Friday, April 16, 2010

Water Speeds Metabolism - What's in That Canteen, Soldier?

Water Speeds Metabolism - What's in That Canteen, Soldier?
by Lt. Col. Bob Weinstein, USAR-Ret.

Water is one of the four basic nutrients the body needs. The other three are protein, carbohydrates and fats. Just about every process in your body depends on water. It is the most important detoxifier available to you. It helps clean you through your skin and kidneys, helps you look younger and, yes, helps you lose weight. Even mild dehydration will slow down your metabolism as much as 3%. The slower your metabolism is, the slower your weight-loss will be. You need to drink at least eight 8-ounce glasses a day. That’s right. 64 ounces a day. Depending on the weather and the types of activities, you may need more. Not iced tea, not diet soft drinks, not powdered mixes, not fruit-flavored water in a bottle. Plain old water. Now quick. Go run and get a glass of water. I know this sounds really strict. If you feel the need to add some natural fruit flavor without the calories, by all means do so. Gradually back off of the flavoring to get used to drinking plain old H2O again.

Rothco 422 G.I. Style Aluminum Canteen and Cover, 1 Quart
During a military training exercise many decades ago, I was stopped by a drill instructor who inspected my canteen to make sure I had water in it. He unscrewed the lid and performed a sniff test. Detecting a smell other than water – no, it wasn’t whiskey or gin or any other alcoholic beverage! – he poured some of the contents onto the ground.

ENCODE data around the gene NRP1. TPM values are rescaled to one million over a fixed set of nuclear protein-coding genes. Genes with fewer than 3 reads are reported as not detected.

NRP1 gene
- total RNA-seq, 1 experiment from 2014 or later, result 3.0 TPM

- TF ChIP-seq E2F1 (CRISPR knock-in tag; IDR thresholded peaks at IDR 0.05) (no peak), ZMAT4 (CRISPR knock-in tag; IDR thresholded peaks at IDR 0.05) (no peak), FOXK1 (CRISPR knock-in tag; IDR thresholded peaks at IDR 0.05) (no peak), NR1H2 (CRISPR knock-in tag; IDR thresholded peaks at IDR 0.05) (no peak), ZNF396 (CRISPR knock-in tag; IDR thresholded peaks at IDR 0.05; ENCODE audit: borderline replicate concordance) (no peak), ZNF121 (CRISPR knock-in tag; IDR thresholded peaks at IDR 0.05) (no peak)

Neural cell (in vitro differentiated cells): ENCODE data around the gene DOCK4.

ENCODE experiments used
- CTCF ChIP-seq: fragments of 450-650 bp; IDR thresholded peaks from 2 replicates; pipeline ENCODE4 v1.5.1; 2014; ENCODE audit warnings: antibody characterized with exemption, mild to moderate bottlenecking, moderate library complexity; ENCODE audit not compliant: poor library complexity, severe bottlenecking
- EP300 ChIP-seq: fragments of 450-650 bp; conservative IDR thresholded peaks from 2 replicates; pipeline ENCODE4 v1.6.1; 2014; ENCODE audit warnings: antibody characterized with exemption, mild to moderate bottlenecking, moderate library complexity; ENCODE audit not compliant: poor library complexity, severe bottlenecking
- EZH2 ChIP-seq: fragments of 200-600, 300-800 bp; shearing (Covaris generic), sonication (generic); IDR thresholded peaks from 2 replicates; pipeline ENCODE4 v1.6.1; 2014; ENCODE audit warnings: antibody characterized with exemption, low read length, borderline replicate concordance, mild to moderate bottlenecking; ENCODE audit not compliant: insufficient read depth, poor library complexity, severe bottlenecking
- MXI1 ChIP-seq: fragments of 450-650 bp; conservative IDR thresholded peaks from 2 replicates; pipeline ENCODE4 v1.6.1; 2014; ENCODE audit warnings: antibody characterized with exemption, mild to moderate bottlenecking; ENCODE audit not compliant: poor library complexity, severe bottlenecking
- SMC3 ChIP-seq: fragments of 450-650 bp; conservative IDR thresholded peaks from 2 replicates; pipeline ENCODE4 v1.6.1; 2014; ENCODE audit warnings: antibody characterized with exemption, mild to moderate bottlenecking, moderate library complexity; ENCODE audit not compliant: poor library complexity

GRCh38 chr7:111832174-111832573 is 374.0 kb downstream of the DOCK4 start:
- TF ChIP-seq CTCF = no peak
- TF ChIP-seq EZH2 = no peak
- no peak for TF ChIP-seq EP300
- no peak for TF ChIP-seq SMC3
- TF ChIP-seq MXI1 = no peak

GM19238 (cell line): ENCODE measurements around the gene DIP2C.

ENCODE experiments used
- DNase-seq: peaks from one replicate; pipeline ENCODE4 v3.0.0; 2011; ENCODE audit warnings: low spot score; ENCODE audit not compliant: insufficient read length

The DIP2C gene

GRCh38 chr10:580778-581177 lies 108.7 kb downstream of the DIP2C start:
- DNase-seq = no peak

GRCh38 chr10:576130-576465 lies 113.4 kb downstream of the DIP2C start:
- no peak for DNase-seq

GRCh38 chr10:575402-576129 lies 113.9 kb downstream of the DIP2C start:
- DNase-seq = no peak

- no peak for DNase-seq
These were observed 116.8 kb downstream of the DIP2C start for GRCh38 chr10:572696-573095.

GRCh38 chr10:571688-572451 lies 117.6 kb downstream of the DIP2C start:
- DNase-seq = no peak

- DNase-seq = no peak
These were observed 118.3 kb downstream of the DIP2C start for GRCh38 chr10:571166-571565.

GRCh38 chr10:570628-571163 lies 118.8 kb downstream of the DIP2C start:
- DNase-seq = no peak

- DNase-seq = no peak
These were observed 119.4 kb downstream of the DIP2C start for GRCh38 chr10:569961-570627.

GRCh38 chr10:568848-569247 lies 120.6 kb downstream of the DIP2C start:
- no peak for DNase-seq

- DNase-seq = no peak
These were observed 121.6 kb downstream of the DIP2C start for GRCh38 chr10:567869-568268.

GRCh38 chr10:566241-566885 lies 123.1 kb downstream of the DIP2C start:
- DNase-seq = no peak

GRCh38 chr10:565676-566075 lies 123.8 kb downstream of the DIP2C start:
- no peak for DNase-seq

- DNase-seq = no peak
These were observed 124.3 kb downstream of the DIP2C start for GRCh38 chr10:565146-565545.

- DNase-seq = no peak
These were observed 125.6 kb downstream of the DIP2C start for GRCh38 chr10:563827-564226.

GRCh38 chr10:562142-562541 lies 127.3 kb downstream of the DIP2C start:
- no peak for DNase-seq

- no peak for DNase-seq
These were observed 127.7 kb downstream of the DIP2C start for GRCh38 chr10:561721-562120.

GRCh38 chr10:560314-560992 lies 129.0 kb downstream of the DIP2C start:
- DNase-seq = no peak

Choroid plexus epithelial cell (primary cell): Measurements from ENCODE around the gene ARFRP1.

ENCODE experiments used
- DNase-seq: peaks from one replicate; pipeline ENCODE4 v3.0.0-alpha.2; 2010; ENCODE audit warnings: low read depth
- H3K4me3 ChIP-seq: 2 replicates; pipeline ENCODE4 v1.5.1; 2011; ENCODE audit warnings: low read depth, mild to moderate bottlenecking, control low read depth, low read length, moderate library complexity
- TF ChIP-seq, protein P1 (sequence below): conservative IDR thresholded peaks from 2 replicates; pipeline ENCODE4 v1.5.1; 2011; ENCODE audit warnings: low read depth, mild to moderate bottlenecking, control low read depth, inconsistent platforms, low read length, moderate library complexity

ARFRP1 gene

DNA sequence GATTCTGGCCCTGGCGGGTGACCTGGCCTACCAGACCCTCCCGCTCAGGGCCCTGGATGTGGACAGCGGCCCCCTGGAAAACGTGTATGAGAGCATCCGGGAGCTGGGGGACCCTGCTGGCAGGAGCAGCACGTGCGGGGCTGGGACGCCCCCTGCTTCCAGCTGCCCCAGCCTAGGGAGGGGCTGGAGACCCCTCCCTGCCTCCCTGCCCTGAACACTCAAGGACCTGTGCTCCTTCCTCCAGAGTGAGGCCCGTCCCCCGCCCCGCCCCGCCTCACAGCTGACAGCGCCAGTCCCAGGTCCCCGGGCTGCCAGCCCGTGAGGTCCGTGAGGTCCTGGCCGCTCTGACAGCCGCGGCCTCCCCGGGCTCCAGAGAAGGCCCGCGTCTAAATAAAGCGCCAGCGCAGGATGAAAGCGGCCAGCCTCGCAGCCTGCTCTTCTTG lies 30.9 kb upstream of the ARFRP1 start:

As he saw the bright red color of my “water,” he barked at me, “That’s not water!”
I quickly responded, “No, Sir!” 
“What’s that in your canteen, Soldier?” he shouted while I stood at attention.
“Kool-Aid, Sir!”
His barking was now getting louder, “Kool-Aid? You’ve got to be kidding me!” 
“No, Sir! Kool-Aid!” 
“That’ll cost ya’, Soldier! You’re now officially promoted to KP duty for a week.”
For those civilians who don’t know what KP is, it stands for Kitchen Police and entails every imaginable kitchen duty necessary to service hundreds of troops, from mopping floors to washing dishes.
I thought I could get away with a little sweet beverage in my canteen. Red Kool-Aid was not the best choice, since my lips, gums and mouth were red. A dead give-away.
So, was my drill instructor right? Was it better to drink water without the added calories? You bet he was! One of the biggest and most consistent sources of additional daily calories is through the beverages that we regularly drink. The only exception I would make would be for the high performance athlete or for long workouts in heat and humidity.
Boot Camp Fitness for All Shapes and Sizes: Complete Manual to Exceed Your GoalsWhile training or working in heat and humidity, profuse sweating leads to electrolyte depletion. Electrolytes are substances that become ions in solution and acquire the capacity to conduct electricity. The balance of electrolytes in our bodies is essential for normal functioning of our cells and our organs. Common electrolytes are sodium, potassium, chloride, and bicarbonate. 
The major electrolytes are: